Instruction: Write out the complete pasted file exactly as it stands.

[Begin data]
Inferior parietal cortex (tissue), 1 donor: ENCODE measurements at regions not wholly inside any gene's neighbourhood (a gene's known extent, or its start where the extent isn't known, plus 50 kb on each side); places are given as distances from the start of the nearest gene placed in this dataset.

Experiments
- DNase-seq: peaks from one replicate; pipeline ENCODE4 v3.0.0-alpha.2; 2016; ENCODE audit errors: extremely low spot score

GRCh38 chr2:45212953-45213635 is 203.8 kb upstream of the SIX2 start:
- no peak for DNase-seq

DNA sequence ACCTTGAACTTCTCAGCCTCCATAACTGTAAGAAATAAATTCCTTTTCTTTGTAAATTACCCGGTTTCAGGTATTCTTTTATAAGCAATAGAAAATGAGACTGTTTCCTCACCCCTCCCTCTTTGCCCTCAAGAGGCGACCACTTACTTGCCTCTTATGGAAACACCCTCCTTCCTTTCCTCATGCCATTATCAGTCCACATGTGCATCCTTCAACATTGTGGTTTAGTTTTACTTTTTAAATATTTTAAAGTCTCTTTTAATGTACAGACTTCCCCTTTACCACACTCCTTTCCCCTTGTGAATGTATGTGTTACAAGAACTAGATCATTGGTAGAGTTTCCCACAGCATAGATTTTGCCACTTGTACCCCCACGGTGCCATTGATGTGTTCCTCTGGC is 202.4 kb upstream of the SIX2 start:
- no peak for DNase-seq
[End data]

Inferior parietal cortex (tissue), 1 donor: ENCODE measurements at regions not wholly inside any gene's neighbourhood (a gene's known extent, or its start where the extent isn't known, plus 50 kb on each side); places are given as distances from the start of the nearest gene placed in this dataset.

Experiments
- DNase-seq: peaks from one replicate; pipeline ENCODE4 v3.0.0-alpha.2; 2016; ENCODE audit errors: extremely low spot score

GRCh38 chr2:45212953-45213635 is 203.8 kb upstream of the SIX2 start:
- no peak for DNase-seq

DNA sequence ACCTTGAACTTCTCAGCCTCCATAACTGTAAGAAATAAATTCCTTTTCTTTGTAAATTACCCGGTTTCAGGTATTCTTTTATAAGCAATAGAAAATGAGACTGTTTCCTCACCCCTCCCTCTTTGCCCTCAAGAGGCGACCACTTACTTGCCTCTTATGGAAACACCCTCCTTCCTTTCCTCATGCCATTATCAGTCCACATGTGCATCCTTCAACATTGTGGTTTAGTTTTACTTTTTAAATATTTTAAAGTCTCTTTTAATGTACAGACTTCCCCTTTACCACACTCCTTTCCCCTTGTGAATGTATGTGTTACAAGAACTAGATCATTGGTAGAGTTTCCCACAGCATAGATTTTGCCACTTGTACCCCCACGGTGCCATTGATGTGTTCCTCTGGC is 202.4 kb upstream of the SIX2 start:
- no peak for DNase-seq